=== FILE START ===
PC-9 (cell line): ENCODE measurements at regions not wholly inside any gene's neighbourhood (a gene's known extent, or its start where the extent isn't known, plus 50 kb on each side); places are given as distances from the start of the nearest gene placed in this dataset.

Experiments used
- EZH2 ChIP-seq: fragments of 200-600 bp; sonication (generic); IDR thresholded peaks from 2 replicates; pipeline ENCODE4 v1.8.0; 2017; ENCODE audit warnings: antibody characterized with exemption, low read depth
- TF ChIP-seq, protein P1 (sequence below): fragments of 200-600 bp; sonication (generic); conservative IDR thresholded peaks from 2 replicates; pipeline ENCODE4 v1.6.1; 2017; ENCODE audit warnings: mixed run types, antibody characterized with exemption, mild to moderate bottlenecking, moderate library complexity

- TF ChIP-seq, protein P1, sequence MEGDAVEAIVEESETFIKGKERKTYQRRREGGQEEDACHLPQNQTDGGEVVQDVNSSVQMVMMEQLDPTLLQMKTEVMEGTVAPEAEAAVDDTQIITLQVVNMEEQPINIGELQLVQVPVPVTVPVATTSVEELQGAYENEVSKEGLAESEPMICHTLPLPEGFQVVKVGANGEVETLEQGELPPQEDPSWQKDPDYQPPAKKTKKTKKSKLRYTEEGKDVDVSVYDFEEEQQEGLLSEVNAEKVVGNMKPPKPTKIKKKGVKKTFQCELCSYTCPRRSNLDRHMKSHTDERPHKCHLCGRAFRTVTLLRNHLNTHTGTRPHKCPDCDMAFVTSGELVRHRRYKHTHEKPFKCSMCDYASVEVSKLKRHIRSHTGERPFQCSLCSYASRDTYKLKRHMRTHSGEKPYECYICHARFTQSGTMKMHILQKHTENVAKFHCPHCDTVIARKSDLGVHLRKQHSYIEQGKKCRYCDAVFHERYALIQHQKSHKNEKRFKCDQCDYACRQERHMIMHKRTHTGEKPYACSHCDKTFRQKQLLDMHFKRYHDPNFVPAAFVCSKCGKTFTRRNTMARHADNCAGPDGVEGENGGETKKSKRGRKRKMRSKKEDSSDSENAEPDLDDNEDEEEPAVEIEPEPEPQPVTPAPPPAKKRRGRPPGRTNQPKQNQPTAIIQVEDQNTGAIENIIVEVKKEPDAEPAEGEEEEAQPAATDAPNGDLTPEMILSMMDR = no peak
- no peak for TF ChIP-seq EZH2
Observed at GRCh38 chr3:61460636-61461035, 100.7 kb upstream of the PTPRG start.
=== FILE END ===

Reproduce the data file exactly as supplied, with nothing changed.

PC-9 (cell line): ENCODE measurements at regions not wholly inside any gene's neighbourhood (a gene's known extent, or its start where the extent isn't known, plus 50 kb on each side); places are given as distances from the start of the nearest gene placed in this dataset.

Experiments used
- EZH2 ChIP-seq: fragments of 200-600 bp; sonication (generic); IDR thresholded peaks from 2 replicates; pipeline ENCODE4 v1.8.0; 2017; ENCODE audit warnings: antibody characterized with exemption, low read depth
- TF ChIP-seq, protein P1 (sequence below): fragments of 200-600 bp; sonication (generic); conservative IDR thresholded peaks from 2 replicates; pipeline ENCODE4 v1.6.1; 2017; ENCODE audit warnings: mixed run types, antibody characterized with exemption, mild to moderate bottlenecking, moderate library complexity

- TF ChIP-seq, protein P1, sequence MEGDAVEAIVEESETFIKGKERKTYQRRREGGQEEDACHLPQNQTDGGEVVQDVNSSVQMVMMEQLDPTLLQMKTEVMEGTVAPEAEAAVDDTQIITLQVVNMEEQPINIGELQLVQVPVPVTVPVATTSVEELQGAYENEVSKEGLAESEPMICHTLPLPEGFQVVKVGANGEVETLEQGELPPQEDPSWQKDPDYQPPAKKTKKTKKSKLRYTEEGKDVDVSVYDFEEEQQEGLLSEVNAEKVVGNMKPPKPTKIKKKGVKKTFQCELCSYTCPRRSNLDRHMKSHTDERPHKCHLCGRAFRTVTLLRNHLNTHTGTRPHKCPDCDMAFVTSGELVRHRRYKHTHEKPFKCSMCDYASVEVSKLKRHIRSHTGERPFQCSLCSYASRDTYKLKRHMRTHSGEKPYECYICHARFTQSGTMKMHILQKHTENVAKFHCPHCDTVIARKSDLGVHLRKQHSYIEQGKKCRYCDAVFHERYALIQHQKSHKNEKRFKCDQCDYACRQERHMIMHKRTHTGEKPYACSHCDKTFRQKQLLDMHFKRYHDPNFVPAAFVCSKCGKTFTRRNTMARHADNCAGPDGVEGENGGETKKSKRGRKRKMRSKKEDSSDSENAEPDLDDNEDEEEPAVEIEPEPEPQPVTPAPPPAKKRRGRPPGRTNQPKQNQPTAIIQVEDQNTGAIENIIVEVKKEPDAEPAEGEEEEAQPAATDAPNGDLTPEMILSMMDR = no peak
- no peak for TF ChIP-seq EZH2
Observed at GRCh38 chr3:61460636-61461035, 100.7 kb upstream of the PTPRG start.